God's Child, Our Joy

An adoptive family's journey in faith and life


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Those of you who follow the blog know that we were contacted by our agency to consider being an adoption option for our birthmother and her upcoming blessing. We pondered and prayed for many days and decided that while this decision is coming quicker than we had planned (heh, planned), we would be happy to be considered. With the due date in March, we had some time to prepare.

Not long after we informed the agency, we met with her. It wasn’t a meeting to talk about #2, but just a get together for her to see Eva. Eva had a mini meltdown before we went, but once we were there she was happy. Eva wanted to pull at her earrings, and I think birthmother was happy to see how well Eva was doing.

We didn’t want to broach the topic of #2, because we were unsure of where she was with it. Our relationship with our birthmother is good, but as you can imagine it’s complicated. You want her to know you’re an option, but not pressing her to choose you. You want to express that you’re happy and excited, but not make her feel uncomfortable with where she is at in her decision process.

Towards the end, she did bring it up. We are really blessed to have a birthmother who is very open and lets us know what’s going on. Without going into details, we could tell that she’s put a lot of thought into this, and has a checklist of things that need to happen if she is going bring another mouth to the table. She’s placed a deadline of December for these things to occur.

We left feeling confident that she was making the best decision she could. If we heard in December that she chose us, we’d have time to prepare. She wasn’t pressured to make a decision. When the time comes, she’ll make it in the best interest of the baby and her family.

While that was the best scenario, that still left us with three months of uncertainty. March is in the middle of school show preparation for Steph. Do you start preparing for that scenario, when it was still up in the air?

We decided that you have to assume that it will happen. I’d rather be prepared for a child and not have one, than unprepared with one. Of course, this is an easy decision for me. Six months is an eternity. Even if assured 100% of a child for us in March, I’d being the same amount of planning that I’m doing now.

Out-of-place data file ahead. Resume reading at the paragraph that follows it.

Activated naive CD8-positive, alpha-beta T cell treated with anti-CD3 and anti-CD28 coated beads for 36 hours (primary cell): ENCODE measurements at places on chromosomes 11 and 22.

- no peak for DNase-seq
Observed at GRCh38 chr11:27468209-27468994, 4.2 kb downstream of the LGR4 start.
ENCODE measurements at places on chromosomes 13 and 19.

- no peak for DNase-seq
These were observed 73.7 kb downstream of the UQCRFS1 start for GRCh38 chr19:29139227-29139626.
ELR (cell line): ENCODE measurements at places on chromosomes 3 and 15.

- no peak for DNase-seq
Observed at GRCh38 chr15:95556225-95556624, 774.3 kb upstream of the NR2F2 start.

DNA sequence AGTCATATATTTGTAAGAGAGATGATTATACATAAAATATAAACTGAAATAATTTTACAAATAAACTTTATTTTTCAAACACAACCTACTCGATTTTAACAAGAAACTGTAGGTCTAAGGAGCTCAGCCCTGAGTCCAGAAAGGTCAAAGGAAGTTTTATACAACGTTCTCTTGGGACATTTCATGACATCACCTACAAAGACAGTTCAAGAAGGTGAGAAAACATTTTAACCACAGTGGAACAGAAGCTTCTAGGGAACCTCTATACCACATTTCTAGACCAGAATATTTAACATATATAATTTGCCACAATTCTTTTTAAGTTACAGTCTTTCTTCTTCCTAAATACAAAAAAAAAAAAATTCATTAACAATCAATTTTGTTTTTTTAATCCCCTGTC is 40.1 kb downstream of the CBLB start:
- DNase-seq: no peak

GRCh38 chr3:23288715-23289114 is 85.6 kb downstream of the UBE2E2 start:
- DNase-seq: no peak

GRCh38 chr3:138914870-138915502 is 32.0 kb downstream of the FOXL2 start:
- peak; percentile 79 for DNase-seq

Hardly any at all.

Come the New Year, yeah, I’ll probably start to worry about things, but until then I’m focused on what’s going on right now. So uncertainty is not bothering me. My wife on the other hand…

I’ve probably mentioned before that the way we approach things are different but complementary. I feel that at the end of the day, things will work out somehow. Steph feels this way…eventually, but only after the processing power of her mind to go through each and every scenario and figure out how to deal with it. Six months out until birth, and three months to a decision there are thousands of scenarios to compile. Will she adopt or not? Choose us? Change her mind? Lose the child? Arrive early? Arrive late? What to do with school this year? Next year? Daycare? Bedrooms? Grandparents to help out that first month? Scott’s time off? Girl or boy?

As she starts eliminating the questions, the worries, the “How are we going to do this” thoughts, she began to relax a bit and maybe even starts to look forward to the fun things as opposed to the logistics and necessities. She was starting to calm.

A couple of weeks later, Eva’s great grandparents visit us. Before they came out, they ordered a new cell phone. Knowing that they’d be on the road, they had it shipped to us so they could have it the rest of the way. Delivery day came and went, so Steph went with her grandmother to the Verizon store to get it sorted out. Turns out that having a cellphone with an area code in one state shipped to another can raise suspicion, so the package was held somewhere.

So, the trip to the cell store didn’t result in bringing home another cell phone bundle. However, Steph did bring something home with her that day. A bundle of mixed emotions and a text message from our birth mother.

“Has [the agency] called you yet?”


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